- Museum number
Elvet bridge, Durham; view of the bridge from the bank of the Wear, which flows into the foreground, at the left foreground, a woman on a rock washing items, on the bridge to right, a cluster of gable cottages adjoining other houses in the street, two figures on the further bank under a wall
Watercolour and grey wash, over graphite
- Production date
Height: 203 millimetres
Width: 255 millimetres
- Curator's comments
- Two other versions of this watercolour are known, one in the Ashmolean Museum, Oxford (184 x 266mm, dated 1781, engraved by J C Varrell in Britton's 'Picturesque Antiquities of English Cities',1830, no.61), and another last sold at Christie's, London, 20.x..2003/19 (210 x 260mm). According to Milner, the BM version is a later elaboration of the one in the Ashmolean, possibly as late as the 1790s (see Barbara Milner, 'Thomas Hearne, 1744-1817: A catalogue of his watercolours and drawings in the British Museum', unpublished typescript (MA report for Courtauld Institute), 1983, no. 31).
Etched by Charles Oliver Murray, in the 'Portfolio', Vol XIX (1888).
A view of the bridge from the other side appears in 'A North-East View of the City of Durham', engraved by W. Byrne after Hearne, 1799.
Hearne was one of the leading topographical draughtsmen of his day; in the early 1770s he spent almost four years in the West Indies as draughtsman to the Governor of the Leeward Islands (a view of Antigua is in the British Museum). On his return he devoted himself almost exclusively to British antiquarian subjects and landscape, his most ambitious project being the joint publication with William Byrne of' 'The Antiquities of Great Britain', issued in parts between 1777 and 1806. Newark Castle, drawn in 1777 but not published until 1796, illustrates his power of conveying a sense of scale and grandeur within a small format. 'Elvet Bridge' is a later and more elaborate version of a watercolour dated 1781 (Ashmolean Museum, Oxford), which the artist probably made in the 1790s for one of his patrons, John Henderson, by whose son it was presented to the British Museum. Hearne used watercolour with great delicacy, restricting himself to a limited range of colours - in this case chiefly blue, grey and buff, with an occasional touch of red - and concentrating on tonal values to suggest the glow of light, reflections in water and the varying textures of rough surfaces. This emphasis on tone rather than on colour characterises the work of a number of water-colourists of the period and derives from J.R. Cozens; it was to become a particular feature in the early works of Girtin and Turner, both of whom were influenced by Hearne. His feeling for atmosphere enabled him to transcend the limitations of the topographical genre, and his work was much admired by discerning collectors, in particular Sir George Beaumont and Dr Thomas Monro, the physician and amateur draughtsman who established an informal academy for young artists in his house in the Adelphi.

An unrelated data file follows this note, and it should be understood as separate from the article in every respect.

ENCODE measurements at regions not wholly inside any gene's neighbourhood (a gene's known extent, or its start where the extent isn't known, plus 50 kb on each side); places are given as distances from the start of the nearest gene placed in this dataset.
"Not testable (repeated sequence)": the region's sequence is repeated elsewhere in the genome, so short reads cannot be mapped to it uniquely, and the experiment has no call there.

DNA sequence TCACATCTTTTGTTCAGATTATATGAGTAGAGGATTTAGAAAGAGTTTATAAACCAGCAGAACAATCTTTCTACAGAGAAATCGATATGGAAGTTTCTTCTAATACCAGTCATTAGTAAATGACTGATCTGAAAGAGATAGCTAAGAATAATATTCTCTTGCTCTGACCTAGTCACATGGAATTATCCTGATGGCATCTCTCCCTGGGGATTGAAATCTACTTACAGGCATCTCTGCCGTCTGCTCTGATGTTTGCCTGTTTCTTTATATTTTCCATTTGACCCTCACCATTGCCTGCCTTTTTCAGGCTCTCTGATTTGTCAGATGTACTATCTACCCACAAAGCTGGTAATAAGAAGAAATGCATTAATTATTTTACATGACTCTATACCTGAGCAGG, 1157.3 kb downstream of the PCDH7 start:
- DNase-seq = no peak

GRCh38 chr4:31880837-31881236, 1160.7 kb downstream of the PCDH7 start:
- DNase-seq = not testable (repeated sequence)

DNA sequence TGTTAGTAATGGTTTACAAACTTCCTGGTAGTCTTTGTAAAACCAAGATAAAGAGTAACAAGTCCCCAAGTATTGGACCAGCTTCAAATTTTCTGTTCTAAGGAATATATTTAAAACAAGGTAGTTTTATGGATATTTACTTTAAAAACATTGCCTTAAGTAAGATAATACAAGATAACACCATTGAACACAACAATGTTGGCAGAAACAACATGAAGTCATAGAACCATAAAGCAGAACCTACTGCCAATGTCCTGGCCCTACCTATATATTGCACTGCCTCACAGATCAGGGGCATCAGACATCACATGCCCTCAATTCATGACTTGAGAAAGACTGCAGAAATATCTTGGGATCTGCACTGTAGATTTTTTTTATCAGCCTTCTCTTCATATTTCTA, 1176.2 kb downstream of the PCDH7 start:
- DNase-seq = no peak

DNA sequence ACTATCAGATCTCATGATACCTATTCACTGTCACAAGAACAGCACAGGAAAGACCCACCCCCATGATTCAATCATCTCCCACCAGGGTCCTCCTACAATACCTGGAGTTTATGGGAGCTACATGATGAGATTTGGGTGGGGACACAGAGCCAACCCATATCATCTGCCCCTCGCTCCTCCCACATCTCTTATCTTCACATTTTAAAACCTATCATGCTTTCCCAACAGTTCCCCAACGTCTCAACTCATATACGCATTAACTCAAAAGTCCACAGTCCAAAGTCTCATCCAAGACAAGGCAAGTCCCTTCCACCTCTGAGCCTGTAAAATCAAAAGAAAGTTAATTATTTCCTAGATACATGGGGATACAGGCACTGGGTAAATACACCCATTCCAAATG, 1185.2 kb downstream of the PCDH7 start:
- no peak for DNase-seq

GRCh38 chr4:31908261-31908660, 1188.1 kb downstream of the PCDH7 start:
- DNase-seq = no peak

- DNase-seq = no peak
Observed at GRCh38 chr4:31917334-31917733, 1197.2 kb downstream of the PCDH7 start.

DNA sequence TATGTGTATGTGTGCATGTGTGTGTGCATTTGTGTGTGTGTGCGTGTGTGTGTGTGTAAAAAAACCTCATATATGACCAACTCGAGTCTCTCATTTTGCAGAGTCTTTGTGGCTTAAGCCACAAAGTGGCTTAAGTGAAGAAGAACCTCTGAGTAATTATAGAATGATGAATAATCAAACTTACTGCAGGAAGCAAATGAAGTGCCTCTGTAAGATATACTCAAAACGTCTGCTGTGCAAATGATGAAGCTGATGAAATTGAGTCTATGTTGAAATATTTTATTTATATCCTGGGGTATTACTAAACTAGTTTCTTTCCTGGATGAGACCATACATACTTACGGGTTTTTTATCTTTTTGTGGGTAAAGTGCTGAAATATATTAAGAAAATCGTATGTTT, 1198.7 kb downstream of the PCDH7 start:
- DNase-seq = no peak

- Not on display
- Exhibition history
1934 BM, P&D Gallery, Exhibition of English Art, no315
1981 May-Aug, Nottingham, Castle Museum, 'English Watercolours'
1982 Apr-May, Newcastle, Laing AG, 'The Picturesque Tour', no. 106
1985 Aug-Sept, Bolton AG, 'Thomas Hearne', no. 23
1985, BM, British Landscape Watercolours, no.46
1991 Jan-Mar, Ohio, Cleveland MA, BM English Watercolours, no. 22
1991 Mar-June, N Carolina MA, BM English Watercolours, no. 22
2002 July-Sep, London, Tate Britain, Thomas Girtin
- Associated titles
Associated Title: Portfolio
- Acquisition date
- Prints and Drawings
- Registration number